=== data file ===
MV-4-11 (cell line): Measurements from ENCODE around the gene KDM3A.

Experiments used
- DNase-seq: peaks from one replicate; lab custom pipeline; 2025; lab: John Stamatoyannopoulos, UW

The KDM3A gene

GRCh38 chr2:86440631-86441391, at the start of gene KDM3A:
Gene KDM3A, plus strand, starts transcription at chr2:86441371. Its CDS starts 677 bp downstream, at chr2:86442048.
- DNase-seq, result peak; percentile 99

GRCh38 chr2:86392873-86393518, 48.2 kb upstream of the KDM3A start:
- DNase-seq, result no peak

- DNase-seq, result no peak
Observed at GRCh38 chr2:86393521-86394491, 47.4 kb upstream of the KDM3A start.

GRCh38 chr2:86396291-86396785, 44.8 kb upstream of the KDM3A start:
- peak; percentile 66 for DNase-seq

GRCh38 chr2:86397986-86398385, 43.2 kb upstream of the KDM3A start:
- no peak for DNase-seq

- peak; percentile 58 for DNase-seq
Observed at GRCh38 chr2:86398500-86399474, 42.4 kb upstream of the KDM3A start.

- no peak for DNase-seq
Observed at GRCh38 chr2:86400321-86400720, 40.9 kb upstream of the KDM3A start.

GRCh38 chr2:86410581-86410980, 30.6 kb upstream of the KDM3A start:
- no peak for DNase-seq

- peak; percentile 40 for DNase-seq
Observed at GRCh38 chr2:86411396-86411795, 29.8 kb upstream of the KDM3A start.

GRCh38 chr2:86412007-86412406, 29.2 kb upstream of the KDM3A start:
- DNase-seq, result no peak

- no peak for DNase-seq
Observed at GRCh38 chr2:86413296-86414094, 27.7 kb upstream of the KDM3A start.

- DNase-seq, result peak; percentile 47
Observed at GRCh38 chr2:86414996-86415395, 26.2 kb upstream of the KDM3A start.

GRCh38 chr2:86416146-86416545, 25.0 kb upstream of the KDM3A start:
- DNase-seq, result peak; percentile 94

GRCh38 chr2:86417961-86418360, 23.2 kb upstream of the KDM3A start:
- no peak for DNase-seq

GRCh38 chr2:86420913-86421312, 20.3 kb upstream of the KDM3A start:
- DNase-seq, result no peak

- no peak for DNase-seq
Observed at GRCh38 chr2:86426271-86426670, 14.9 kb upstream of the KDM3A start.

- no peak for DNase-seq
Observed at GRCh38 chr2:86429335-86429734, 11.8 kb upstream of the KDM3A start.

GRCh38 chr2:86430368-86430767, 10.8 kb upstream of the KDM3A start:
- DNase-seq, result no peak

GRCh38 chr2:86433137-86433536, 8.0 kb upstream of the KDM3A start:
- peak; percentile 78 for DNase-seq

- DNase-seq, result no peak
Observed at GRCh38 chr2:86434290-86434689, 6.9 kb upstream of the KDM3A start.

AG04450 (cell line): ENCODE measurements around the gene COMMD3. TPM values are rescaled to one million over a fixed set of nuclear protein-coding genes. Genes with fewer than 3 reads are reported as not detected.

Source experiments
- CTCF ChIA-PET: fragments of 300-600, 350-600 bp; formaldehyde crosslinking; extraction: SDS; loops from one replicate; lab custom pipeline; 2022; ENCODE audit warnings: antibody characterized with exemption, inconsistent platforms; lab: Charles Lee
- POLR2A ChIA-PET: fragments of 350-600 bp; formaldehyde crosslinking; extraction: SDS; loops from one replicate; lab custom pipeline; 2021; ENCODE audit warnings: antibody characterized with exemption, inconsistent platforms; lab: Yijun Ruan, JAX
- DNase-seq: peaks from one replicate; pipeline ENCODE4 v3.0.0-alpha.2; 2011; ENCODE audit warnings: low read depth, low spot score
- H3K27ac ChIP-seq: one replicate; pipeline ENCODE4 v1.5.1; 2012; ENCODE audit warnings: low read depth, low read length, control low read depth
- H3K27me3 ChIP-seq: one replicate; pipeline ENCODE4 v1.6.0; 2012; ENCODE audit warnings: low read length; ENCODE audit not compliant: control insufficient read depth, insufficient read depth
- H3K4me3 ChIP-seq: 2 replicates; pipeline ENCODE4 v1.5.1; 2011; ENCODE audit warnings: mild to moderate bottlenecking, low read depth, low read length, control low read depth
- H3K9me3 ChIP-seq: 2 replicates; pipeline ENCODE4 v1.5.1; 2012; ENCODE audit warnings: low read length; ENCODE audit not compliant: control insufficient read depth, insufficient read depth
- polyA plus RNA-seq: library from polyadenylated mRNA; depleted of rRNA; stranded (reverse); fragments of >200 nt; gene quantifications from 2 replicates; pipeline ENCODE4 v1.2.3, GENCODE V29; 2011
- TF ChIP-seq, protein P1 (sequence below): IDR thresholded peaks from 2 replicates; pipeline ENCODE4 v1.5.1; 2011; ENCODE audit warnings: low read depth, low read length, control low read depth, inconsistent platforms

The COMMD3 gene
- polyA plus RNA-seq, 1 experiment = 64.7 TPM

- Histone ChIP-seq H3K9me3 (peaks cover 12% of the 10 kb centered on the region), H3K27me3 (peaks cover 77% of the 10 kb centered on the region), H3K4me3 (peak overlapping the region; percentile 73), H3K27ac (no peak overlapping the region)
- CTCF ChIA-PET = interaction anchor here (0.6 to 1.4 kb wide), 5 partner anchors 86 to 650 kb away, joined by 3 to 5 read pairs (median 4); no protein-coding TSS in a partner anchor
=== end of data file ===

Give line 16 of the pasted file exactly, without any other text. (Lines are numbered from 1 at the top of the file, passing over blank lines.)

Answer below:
- peak; percentile 58 for DNase-seq